While her large-scale text-based installations have been prominent in her work lately, Ramirez is, once again, a photographer at her core. Lately she has been considering ways to use photography to explore the female gaze in her work. Though she says she’s still working out her ideas, she is very much interested in the male artist/female muse relationships that have dominated art history and the way women have been objectified by both men and women (who subconsciously create work for the default audience of privileged white men, as Ramirez found herself doing), as well as how women might objectify men.

Even in her experience as a commercial photographer in Las Vegas, she would show up to shoots and observe how much differently she was treated than her male counterparts: men treating her like the assistant and waiting for “the man” to show up, male chefs asking her if she needed help figuring out how to shoot food images, men asking her if she knew how to use her equipment or if she was sure she was posing or lighting them correctly.

“At least once a week this happened,” she says, which probably comes as no surprise to any woman who has ever had to justify her professional expertise to a man.

But she also noticed that the men she would shoot were very uncomfortable when she was taking portraits of them—there is a lot of observation and staring involved in portraiture to make sure the lighting, framing, and posture are correct, and many of the men she worked with seemed uncomfortable with her observing them that closely. Though she is still figuring out concepts and details, her next project will explore these male/female objectification dynamics through photography.

(1) How do you like to collaborate?
I have a couple of friends I collaborate with sometimes. We have a collective called Gulch—we’re four really good friends doing very different work and this was the simplest way for us to find more ways to hang out and also get paid. For me, it’s hard to collaborate because I’m so controlling. I’ve learned to let go a bit and ask for help and input, and I also learn about my own work as I’m asking for input because people bring their own aesthetics and style into it.

(2) How do you a start a project?
I start most of my projects when I’m having conversations with people. Language is really something I enjoy. People will say really interesting things and I don’t think they’re really listening to what they’re saying or even taking the time to think about what they’re saying. Most of the text I use are things I’ve heard people say or things I’ve found written somewhere. It’s an unplanned collaboration that wasn’t intended after having conversations with people that inspire the piece.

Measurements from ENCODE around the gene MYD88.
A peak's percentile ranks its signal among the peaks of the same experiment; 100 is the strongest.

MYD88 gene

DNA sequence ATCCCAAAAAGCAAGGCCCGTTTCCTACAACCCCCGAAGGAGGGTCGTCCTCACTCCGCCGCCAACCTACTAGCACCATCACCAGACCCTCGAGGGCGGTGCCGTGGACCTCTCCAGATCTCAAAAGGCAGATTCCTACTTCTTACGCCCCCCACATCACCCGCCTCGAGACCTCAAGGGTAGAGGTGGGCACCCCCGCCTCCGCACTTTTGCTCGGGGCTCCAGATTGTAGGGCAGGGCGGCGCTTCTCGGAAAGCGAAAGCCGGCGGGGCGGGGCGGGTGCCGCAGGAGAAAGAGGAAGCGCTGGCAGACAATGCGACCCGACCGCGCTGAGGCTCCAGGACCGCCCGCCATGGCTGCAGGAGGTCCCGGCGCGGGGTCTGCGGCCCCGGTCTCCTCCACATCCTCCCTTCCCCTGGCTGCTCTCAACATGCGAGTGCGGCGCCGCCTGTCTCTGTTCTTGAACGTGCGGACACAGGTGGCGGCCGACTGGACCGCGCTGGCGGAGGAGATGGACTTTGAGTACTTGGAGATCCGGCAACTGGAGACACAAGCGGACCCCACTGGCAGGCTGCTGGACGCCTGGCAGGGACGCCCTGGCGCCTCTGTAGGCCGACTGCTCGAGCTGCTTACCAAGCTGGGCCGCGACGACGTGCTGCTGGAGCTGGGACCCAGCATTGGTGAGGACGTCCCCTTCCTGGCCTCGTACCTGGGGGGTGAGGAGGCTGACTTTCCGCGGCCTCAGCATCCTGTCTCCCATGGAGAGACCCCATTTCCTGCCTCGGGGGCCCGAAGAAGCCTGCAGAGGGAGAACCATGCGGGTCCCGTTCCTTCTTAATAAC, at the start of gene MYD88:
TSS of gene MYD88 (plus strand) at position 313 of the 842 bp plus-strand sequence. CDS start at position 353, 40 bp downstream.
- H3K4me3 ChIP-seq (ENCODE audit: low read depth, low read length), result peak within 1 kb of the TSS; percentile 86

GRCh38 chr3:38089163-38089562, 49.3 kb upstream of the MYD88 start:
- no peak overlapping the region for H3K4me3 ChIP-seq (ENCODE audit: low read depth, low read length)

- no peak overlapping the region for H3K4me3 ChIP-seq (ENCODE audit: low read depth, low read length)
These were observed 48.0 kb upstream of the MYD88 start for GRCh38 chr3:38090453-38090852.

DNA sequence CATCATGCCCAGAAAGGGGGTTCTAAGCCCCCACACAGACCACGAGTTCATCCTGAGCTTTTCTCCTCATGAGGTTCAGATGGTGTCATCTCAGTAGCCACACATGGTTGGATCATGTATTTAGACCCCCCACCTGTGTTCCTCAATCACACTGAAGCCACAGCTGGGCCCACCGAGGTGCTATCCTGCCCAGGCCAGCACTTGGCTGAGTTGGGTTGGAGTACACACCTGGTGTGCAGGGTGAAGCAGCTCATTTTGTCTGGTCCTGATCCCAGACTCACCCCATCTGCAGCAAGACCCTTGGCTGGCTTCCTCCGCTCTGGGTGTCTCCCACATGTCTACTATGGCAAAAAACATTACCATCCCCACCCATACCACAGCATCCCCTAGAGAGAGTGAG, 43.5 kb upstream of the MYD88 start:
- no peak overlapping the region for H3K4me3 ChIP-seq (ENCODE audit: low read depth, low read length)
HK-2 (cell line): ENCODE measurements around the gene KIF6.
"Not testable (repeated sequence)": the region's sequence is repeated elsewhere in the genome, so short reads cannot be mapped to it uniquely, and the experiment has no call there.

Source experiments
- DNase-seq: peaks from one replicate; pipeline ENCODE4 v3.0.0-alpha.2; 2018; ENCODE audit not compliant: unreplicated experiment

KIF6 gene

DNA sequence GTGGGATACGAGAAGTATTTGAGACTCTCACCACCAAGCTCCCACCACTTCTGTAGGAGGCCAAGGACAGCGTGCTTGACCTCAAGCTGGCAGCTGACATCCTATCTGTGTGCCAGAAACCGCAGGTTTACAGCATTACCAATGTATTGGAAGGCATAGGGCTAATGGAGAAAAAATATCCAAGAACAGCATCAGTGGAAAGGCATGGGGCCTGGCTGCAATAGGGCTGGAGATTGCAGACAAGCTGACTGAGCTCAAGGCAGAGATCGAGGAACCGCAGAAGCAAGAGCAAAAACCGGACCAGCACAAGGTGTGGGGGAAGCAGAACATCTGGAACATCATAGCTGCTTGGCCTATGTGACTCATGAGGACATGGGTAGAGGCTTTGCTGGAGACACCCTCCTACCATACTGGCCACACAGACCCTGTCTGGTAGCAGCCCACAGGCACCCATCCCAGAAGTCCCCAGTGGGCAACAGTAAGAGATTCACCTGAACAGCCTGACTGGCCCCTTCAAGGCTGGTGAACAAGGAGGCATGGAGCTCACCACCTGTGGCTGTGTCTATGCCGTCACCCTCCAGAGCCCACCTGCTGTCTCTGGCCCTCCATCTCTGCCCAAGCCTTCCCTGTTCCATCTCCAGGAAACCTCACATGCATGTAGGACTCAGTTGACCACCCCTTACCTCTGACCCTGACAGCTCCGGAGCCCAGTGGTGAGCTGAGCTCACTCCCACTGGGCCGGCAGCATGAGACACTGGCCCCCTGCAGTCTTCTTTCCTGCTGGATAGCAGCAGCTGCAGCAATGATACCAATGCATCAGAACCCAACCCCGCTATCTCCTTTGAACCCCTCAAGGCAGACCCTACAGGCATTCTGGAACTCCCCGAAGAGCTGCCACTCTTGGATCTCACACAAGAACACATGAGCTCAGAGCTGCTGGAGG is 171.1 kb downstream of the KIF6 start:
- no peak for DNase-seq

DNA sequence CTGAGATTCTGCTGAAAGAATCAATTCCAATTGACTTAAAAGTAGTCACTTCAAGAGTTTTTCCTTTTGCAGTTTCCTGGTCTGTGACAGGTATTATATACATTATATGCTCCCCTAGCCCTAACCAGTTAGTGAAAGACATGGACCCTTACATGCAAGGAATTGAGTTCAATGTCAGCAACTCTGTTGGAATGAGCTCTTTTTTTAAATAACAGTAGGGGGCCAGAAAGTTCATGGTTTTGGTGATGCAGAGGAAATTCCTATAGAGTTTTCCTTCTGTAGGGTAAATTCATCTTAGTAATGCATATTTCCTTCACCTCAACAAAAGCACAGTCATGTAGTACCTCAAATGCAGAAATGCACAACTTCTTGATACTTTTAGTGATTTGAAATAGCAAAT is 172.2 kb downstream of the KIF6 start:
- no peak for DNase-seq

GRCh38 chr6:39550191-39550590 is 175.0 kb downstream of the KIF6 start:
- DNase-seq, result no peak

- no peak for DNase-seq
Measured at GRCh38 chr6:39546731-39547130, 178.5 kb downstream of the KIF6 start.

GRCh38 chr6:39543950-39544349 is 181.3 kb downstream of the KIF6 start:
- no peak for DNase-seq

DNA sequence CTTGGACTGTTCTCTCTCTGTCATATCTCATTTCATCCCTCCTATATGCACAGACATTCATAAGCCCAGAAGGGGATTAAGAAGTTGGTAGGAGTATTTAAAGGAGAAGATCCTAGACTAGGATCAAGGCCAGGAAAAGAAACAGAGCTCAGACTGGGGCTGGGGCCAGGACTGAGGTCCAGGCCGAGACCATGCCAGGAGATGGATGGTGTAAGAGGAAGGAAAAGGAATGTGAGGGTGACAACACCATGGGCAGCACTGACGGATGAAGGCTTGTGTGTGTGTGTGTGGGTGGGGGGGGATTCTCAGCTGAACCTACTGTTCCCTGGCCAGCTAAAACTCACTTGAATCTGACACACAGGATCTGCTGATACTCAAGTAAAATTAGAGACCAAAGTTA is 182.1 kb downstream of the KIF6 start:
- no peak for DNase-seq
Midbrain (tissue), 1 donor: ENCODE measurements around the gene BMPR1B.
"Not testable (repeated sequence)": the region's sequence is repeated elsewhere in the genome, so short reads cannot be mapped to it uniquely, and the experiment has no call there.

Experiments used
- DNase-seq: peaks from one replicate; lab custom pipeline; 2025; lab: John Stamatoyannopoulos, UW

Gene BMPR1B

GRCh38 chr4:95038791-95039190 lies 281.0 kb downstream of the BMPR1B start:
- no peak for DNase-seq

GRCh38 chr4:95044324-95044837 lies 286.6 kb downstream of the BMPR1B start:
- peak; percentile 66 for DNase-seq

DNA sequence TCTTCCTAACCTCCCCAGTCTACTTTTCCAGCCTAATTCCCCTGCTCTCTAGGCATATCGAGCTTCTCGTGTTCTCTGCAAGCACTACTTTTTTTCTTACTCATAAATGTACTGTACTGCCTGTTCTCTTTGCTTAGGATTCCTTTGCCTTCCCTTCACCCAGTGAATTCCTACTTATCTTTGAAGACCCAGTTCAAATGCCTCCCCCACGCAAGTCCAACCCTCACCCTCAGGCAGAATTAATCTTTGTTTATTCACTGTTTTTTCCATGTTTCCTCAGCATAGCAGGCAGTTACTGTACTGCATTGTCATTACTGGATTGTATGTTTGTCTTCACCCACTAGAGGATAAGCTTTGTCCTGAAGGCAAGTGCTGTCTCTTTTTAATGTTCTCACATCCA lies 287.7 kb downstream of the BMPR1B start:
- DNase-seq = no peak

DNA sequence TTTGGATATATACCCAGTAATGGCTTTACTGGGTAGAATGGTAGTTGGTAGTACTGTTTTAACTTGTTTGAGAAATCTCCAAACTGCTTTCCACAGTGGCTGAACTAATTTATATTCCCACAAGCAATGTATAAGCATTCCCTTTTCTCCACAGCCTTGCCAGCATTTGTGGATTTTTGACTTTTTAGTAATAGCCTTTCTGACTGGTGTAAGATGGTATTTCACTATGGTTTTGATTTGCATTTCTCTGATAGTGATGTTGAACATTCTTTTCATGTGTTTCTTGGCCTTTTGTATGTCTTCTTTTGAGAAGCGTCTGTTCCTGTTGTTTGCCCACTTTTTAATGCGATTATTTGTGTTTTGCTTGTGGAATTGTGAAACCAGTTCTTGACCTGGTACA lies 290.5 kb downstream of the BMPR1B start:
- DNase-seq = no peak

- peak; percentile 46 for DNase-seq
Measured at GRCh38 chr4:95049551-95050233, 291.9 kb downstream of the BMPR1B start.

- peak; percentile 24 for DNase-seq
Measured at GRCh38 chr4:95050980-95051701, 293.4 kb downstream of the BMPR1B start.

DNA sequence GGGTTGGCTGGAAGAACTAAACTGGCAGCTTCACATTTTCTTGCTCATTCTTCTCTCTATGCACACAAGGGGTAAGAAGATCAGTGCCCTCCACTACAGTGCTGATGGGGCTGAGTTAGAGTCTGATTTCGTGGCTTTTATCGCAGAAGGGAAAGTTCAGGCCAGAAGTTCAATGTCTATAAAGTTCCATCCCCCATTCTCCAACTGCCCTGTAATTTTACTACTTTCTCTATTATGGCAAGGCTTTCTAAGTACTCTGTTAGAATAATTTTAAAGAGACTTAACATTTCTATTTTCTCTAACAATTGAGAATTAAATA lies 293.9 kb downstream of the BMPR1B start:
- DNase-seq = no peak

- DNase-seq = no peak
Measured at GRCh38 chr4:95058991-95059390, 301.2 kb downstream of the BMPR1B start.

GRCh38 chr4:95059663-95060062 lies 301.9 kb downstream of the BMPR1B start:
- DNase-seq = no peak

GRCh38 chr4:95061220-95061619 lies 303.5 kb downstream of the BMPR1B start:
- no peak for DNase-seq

(3) How do you talk about your value?
These are conversations I always have with my friends: how we value our work as women, how we value our time, how we ask for what we think we deserve. My work has a lot to do with that. I’m trying to have those some conversations in my work around those questions that I ask people and ask myself. I’m Here is about how you talk about your value as a woman. Like on reality TV shows, the woman always has to say she’s not there to make friends and she’s not trying to be nice. If she shows up telling people that’s who she is then she saves herself from [the criticism that she isn’t friendly or nice or welcoming, which is what we expect women to be]. Those questions are present in my work and I want to have more of those conversations through my work.

(4) How do you define success?
I think if I have at least one person who is excited about the work and wants to engage with it I would view that as much of a success as selling the work. I definitely don’t sell everything and it’s nice to, but it doesn’t feel as fulfilling as when someone comes up to you and says, ‘Wow, that really inspired me,’ because I know what that feels like to see something and want to know more about it or be inspired by it. There are so many conversations happening in the world around you, so success is being able to be part of someone’s conversation.

(5) How do you fund your work?
With my paycheck. Lately I’ve sold a few pieces but I’ve definitely made a lot of work where I feel like the money just goes into a bottomless pit. I had a show in 2013 that I spent a lot of money on and didn’t sell a single piece, and that was really discouraging.

I totally get the starving artist stereotype, but it’s not because you’re starving but because you’re spending all your extra money on your work. The goal is to make some of the money back so you can keep making more work and that has worked for me so far.